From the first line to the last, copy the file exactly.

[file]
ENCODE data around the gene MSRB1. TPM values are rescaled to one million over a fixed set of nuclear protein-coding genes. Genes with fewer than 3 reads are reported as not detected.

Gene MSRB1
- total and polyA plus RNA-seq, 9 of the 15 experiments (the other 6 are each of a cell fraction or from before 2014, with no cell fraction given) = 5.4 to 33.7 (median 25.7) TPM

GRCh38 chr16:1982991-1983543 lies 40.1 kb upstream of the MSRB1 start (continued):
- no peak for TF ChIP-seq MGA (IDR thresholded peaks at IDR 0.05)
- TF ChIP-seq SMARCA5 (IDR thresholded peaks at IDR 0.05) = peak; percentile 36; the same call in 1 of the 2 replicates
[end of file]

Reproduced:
ENCODE data around the gene MSRB1. TPM values are rescaled to one million over a fixed set of nuclear protein-coding genes. Genes with fewer than 3 reads are reported as not detected.

Gene MSRB1
- total and polyA plus RNA-seq, 9 of the 15 experiments (the other 6 are each of a cell fraction or from before 2014, with no cell fraction given) = 5.4 to 33.7 (median 25.7) TPM

GRCh38 chr16:1982991-1983543 lies 40.1 kb upstream of the MSRB1 start (continued):
- no peak for TF ChIP-seq MGA (IDR thresholded peaks at IDR 0.05)
- TF ChIP-seq SMARCA5 (IDR thresholded peaks at IDR 0.05) = peak; percentile 36; the same call in 1 of the 2 replicates